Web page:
As John Paul II points out, only the abuse of alcohol is condemned. After all, Scripture describes wine as divine gift (Psa 104:4-5 Eccl 9:7). There is no such thing as a moderate use of drugs, on the other hand. Drinking a glass of wine is not necessarily a choice to get drunk. Taking drugs without an adequate medical indication is necessarily a choice to use a psychoactive substance for its psychoactive properties rather than its medicinal effect. It is necessarily “an unjustified and irrational renunciation to think, will, and act as a free person.”
While John Paul II highlights in this address that it is always illicit, he does not claim that it is always a grave sin. He probably has in mind a distinction that moral theologians have traditionally drawn between drunkenness and tipsiness. Both are illicit. However, the tipsy still retain use of reason. So, whereas drunkenness is a grave sin, tipsiness is a venial sin.
Now Fr. X’s point was that smoking a recreational joint of marijuana does not deprive one of use of reason. True, but it would still be a venial sin. As such, it is still wrong and never justifiable. Moreover, like tipsiness, it could constitute a mortal sin under certain conditions: when it gives scandal or, due to one’s voluntarily induced weakening of self-control, leads one to harm others gravely.
The Catechism of the Catholic Church (CCC) reiterates the traditional teaching that drug use is wrong because, like excessive drinking, it deprives one of the use of reason. The official Latin text specifies that it consists in abusing not any medication whatsoever but “stupefacient medication” (n. 2291).
On the strength of modern medicine, however, the Catechism stresses that taking drugs is wrong on other grounds too. It constitutes a sin against the fifth commandment: “Thou shalt not kill!”
As an abuse of medicinal substances, it constitutes a sin against temperance. However, it is an intemperate act that goes against the fifth rather than the sixth commandment (CCC, nn. 2288-2291). It does not consist of extra-marital sexual activity. Rather—like the abuse of food, alcoholic beverages, and tobacco—the intemperate abuse of stupefacient medicinal substances harms one’s own health and endangers one’s life directly. Due to their psychoactive effects, it can lead one to harm the health and endanger the life of others too. The Catechism reaches the following conclusion, therefore.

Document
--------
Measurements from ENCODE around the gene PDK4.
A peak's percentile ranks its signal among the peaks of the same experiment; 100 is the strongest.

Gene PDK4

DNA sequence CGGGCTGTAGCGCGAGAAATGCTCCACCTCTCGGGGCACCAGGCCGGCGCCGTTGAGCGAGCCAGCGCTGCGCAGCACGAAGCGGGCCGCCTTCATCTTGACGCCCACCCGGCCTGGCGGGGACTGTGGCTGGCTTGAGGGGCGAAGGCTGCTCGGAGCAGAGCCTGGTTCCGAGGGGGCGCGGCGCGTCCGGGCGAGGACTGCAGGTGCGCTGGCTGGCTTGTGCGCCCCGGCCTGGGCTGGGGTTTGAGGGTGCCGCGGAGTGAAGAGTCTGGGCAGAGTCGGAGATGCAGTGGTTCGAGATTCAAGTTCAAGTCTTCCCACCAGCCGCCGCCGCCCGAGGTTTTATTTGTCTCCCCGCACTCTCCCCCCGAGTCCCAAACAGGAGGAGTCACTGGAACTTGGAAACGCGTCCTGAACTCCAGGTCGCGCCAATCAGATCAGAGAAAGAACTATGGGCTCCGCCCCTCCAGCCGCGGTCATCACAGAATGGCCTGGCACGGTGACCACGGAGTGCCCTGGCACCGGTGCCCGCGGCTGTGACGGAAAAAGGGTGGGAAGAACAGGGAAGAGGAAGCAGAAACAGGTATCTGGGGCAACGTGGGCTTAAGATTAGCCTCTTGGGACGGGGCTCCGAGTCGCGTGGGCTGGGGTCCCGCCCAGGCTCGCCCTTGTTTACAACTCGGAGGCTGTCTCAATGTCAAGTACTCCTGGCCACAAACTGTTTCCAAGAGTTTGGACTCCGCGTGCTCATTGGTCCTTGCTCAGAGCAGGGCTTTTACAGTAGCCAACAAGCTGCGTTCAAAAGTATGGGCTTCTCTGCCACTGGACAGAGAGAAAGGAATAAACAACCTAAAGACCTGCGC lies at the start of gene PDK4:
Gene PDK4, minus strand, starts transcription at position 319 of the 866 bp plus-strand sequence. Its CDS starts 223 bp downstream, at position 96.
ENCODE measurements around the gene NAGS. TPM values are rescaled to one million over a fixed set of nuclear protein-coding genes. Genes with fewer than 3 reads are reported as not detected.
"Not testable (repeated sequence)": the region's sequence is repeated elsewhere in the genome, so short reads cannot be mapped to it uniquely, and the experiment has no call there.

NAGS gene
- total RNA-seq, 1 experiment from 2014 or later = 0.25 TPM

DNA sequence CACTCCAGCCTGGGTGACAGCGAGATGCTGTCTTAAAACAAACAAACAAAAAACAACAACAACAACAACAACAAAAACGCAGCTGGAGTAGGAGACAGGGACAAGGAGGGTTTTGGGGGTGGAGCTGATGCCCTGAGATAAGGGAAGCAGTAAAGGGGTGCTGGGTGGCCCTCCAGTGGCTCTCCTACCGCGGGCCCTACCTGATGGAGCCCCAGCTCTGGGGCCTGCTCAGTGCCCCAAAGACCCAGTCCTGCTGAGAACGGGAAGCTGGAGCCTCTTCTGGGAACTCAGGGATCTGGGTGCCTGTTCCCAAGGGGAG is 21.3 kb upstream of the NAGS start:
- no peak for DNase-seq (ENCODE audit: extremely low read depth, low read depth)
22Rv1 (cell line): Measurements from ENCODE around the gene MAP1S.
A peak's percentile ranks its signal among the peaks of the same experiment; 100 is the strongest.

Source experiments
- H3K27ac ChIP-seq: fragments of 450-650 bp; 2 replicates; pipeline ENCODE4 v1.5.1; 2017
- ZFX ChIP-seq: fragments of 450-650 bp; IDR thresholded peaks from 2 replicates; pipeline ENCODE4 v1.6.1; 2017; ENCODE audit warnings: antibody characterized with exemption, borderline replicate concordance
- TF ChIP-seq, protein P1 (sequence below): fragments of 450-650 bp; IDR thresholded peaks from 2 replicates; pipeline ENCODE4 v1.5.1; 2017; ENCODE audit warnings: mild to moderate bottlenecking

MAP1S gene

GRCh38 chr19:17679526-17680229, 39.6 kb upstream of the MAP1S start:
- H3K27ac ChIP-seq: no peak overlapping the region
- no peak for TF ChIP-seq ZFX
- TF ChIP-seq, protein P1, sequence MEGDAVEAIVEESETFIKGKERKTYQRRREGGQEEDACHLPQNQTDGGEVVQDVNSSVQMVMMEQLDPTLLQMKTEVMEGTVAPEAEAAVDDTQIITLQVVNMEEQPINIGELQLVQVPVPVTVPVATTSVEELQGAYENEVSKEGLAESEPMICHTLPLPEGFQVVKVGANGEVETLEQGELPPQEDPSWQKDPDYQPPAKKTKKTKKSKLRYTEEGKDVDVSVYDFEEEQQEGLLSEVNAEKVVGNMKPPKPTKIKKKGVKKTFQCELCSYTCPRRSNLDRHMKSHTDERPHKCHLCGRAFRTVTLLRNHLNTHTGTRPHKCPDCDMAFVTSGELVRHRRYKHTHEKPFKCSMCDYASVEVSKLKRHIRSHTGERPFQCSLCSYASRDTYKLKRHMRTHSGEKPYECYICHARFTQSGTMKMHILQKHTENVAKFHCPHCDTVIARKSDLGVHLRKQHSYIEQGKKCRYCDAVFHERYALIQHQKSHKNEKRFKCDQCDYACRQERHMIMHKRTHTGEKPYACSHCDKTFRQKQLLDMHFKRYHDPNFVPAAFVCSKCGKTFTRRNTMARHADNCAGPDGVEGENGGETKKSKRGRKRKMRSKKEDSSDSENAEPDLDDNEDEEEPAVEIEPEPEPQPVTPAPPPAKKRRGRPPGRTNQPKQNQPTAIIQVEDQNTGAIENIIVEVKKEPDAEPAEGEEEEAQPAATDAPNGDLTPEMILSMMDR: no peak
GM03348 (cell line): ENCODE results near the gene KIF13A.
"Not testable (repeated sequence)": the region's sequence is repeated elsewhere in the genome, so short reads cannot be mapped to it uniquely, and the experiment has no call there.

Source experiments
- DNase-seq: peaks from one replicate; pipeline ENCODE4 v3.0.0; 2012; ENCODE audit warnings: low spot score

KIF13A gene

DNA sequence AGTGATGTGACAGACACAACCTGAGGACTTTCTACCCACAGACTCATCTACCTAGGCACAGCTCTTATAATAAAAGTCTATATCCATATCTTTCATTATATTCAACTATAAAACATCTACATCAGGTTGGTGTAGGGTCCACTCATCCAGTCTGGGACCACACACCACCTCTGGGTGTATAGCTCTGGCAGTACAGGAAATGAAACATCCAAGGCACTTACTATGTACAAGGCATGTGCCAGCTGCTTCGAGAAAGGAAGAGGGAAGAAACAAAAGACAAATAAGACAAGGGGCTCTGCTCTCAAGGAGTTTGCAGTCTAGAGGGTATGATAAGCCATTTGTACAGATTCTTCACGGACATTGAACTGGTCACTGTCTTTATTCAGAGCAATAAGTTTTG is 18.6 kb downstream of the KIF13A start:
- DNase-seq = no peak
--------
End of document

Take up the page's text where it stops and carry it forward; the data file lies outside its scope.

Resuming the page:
“The use of drugs inflicts very grave damage on human health and life. Their use, except on strictly therapeutic grounds, is a grave offense.” (CCC, n. 2291)
The first sentence appeals to science. The second sentence is a moral assessment: any use of drugs which does not have a strict therapeutic justification is sinful. It is sinful because it wreaks unnecessary harm upon one’s health. It thereby goes against the fifth commandment. It is a grave sin because, going by medical research, it inflicts grave damage on one’s health.
For this reason, the Catechism goes further than John Paul II did in 1991. It teaches that any recreational use of drugs is a grave offense. It does so on the strength of medical research, which appears to show that even the occasional or minimal use of any drug is likely to inflict grave harm on your health.
The Catechism does not accept, therefore, the scientifically unfounded distinction that many people and some countries make between hard and soft drugs. Some drugs are more addictive and harmful than others. This does not mean though they inflict negligible harm, even when only used on the odd occasion.
So, contrary to what Fr. X supposed, the Church does have solid reasons for teaching that all recreational drug use is wrong, indeed gravely so. Moreover, this moral teaching is not based on faith alone but on natural law. It is not just implicit in Revelation but demonstrable on purely rational grounds. Consequently, it should underlie the drugs legislation of any polity.
That is unlikely to happen any time soon. Currently, there is widespread public approval of “soft drugs” and, with it, mounting pressure to legalize them.
Paradoxically, though, the Church’s countercultural condemnation of drugs may become more compelling in the years ahead. Not only does an ever-growing amount of research confirm that “soft drugs” do serious harm to people’s health. More people are experiencing first-hand the havoc they wreak.